On to SSB. Both radios have selectable sideband (separate settings for LSB and USB), which is good. The Sony tunes in steps of 1kHz, but it has an analog fine tuning control. The Sangean on the other hand, can tune in 40Hz steps (as well as 1kHz steps). With an analog control you can tune arbitrarily close to the correct frequency, where the Sangean leaves you with a frequency error up to 20Hz. On the other hand, achieving superior accuracy is not easy with an analog control, certainly not if the control potmeter wears out or gets dirty. Anyway, I prefer the Sangean for SSB tuning. Neither of these radios is a real match for my Lowe HF-225 though.
On FM the Sangean really shines. Not only does the Sangean have RDS (which the Sony lacks), it can also receive more weak and distant stations (the Sony is certainly not bad in this department either). The Sony tends to overload in urban environments with strong local stations, the Sangean doesn't. Add to this the better sound quality and the rotary tuning knob of the Sangean and then you know what is the more desirable radio on this band.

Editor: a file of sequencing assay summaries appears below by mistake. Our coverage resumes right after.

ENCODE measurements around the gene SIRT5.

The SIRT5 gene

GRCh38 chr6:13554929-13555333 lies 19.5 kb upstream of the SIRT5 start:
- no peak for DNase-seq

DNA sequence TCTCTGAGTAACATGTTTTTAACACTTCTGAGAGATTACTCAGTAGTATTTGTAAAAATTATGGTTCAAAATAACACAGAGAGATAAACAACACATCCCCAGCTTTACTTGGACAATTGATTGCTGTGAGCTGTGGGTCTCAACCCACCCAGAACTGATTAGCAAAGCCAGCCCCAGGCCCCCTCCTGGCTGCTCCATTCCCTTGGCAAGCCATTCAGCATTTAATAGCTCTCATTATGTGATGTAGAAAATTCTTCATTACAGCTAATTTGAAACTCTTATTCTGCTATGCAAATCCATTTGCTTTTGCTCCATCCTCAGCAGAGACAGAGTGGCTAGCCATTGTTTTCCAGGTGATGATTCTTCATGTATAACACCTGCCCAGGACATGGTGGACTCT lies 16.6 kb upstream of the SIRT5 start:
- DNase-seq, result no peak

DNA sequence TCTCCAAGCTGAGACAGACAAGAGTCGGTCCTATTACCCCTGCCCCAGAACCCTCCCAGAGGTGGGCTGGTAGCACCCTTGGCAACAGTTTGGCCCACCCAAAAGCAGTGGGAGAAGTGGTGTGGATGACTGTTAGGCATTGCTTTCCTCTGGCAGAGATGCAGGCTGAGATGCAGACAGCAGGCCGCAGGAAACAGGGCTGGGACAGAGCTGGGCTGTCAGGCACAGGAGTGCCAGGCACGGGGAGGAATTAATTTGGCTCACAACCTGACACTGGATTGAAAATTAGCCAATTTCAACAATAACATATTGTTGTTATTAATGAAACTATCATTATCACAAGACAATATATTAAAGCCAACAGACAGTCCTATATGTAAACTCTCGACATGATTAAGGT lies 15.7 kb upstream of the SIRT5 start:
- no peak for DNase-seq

What I really missed on the Sony was a rotary tuning knob. The Sangean has it, but I really wish they used a better one. It does not feel very solid and the mechanical 'clicks' are not perfectly aligned with the electrical steps. So sometimes the control falls back to the previous step. Give me the tuning knob of the Lowe HF-225 any time! That one does 200 steps per revolution and it feels exactly like continuous analog tuning. By the way: the encoder in the Sangean has 32 steps per revolution, which is better than most mechanical encoders, that have only 20.
The Sony on the other hand, uses two pairs of up/down buttons. The inner ones tune in 1kHz steps and they do not mute when held down. This way you can tune across the band while hearing what is going on. This makes it more or less usable on the amateur bands, but it is certainly not ideal.